There are times in your life when you really need a deeply engrossing story that will take you away from the here and now for the space of a couple hours. One of those times is when you’re sitting in an emergency room waiting for them to confirm your pulmonary embolism. One of those stories in Nghi Vo’s novella The Empress of Salt and Fortune. I don’t recommend the former, but I do recommend the later.
A historic fantasy in a China-inspired setting, the story uses a quiet, measured narrative style to build tension with the feel of a thriller. Quite a feat when the action is all in the past and one of the principle characters has just died. The framing story involves the non-binary monk Chih, whose vocation is to collect histories, and whose immediate task is to unravel certain mysteries known to the empress’s handmaiden, Rabbit. The empress is a political hostage, imprisoned, powerless…or is she? There are several delightful twists to the plot, and half the fun is trying to guess what they’ll be from the scraps and clues, in parallel with Chih’s quest.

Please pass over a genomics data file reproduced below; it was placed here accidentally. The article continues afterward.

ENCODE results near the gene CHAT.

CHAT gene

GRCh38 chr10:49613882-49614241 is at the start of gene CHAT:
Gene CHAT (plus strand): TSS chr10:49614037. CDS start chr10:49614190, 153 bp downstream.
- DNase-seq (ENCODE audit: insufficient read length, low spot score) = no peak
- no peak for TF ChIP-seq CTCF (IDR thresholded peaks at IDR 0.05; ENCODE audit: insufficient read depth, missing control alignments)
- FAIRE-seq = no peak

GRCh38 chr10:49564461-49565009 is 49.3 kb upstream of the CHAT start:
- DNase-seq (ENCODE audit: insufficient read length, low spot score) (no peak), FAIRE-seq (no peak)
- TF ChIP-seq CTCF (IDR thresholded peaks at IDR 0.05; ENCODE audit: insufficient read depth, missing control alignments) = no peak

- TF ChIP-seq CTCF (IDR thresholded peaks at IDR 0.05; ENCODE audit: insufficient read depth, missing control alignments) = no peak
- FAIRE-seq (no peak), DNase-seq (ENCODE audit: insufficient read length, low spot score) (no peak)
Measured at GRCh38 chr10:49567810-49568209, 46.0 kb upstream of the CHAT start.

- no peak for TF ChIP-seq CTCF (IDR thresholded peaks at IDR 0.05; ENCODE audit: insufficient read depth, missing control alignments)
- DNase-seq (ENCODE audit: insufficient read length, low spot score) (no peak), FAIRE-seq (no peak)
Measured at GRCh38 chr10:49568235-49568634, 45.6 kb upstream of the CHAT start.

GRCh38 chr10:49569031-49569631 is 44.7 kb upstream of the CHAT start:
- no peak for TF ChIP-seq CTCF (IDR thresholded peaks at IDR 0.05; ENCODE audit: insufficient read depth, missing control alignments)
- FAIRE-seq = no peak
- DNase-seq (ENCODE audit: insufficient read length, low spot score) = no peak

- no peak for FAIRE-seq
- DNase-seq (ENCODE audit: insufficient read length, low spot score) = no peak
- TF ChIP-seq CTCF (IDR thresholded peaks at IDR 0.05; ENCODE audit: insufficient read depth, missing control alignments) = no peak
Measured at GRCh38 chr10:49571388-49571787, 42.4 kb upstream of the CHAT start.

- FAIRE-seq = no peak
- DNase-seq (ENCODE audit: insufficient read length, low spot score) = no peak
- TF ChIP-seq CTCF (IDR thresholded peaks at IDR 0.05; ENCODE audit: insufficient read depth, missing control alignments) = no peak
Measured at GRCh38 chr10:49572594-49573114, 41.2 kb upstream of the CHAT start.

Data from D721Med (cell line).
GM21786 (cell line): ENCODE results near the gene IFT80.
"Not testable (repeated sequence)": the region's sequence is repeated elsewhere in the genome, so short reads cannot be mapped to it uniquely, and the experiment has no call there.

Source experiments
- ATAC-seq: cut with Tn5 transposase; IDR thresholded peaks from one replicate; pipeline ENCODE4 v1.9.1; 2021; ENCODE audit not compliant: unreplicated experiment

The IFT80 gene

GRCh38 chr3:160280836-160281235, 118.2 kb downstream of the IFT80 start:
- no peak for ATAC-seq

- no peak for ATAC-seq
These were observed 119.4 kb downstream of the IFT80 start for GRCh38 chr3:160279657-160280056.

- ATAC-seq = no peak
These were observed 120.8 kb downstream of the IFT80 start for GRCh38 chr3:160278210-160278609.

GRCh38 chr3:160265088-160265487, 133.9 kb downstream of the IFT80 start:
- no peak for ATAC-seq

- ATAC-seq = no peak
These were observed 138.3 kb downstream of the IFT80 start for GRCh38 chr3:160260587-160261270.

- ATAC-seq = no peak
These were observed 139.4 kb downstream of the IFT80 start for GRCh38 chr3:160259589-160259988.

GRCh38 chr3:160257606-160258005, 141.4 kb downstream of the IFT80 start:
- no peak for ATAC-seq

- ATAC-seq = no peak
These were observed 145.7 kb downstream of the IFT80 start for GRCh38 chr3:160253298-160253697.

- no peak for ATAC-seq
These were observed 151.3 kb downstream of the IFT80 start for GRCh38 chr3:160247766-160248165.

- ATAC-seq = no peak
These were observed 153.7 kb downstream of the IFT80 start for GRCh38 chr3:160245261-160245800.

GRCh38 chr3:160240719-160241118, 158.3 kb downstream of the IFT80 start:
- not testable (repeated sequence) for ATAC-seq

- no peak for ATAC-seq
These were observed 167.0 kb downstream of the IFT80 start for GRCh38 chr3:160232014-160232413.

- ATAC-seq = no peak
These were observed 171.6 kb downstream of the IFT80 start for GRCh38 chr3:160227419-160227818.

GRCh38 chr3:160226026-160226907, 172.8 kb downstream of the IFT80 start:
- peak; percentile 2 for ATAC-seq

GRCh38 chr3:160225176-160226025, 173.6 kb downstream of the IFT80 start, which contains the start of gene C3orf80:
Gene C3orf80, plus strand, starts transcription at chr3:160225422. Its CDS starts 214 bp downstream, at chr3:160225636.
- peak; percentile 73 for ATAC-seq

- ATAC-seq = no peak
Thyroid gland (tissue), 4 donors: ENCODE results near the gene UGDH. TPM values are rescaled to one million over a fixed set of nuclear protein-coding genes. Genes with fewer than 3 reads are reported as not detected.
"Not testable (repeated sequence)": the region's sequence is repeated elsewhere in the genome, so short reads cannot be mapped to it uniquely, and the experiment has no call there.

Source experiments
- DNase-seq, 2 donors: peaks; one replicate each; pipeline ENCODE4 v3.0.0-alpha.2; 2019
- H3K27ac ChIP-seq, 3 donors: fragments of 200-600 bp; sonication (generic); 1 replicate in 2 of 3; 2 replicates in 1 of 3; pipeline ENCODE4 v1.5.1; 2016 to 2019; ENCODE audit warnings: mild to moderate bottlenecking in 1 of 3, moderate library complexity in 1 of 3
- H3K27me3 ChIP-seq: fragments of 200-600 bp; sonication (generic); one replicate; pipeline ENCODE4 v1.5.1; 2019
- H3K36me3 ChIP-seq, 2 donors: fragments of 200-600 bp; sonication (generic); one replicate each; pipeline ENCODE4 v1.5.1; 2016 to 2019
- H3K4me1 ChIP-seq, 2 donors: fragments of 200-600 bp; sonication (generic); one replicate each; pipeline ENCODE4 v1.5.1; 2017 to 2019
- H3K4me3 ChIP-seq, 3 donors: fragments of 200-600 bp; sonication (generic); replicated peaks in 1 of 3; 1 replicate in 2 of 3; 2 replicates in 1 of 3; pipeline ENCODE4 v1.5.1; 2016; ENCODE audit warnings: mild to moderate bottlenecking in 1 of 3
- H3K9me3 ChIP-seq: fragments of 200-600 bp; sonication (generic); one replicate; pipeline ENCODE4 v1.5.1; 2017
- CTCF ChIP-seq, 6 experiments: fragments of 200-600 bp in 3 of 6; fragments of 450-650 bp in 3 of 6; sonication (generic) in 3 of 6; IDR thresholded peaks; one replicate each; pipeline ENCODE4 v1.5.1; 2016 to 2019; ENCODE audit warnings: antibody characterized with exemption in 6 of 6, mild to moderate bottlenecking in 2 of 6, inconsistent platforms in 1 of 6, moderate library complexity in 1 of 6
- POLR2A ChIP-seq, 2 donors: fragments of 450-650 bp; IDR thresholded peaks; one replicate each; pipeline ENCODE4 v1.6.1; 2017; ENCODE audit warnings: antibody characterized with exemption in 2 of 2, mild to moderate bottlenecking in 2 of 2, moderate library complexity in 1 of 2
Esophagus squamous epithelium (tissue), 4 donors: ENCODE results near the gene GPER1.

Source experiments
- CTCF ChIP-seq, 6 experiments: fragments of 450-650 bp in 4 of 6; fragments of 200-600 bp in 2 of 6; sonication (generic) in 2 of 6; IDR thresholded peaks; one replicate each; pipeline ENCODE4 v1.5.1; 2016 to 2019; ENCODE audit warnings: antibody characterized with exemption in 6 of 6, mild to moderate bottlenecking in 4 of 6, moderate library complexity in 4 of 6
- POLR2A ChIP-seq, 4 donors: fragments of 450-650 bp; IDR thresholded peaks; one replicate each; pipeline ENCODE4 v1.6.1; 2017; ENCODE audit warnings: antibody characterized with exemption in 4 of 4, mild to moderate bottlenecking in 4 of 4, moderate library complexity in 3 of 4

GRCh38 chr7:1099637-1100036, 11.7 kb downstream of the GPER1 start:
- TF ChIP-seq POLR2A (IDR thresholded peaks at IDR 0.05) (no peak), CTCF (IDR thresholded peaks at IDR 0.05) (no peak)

The narrative style is likely to be different from what you expect from a fantasy novel, but I recommend embracing it and letting it lead you, bit by bit, into the story. There’s a second novella featuring another of Chih’s story-collecting adventures and I’m looking forward to equal enjoyment. Oh, and both books have sapphic elements, so there's that as well.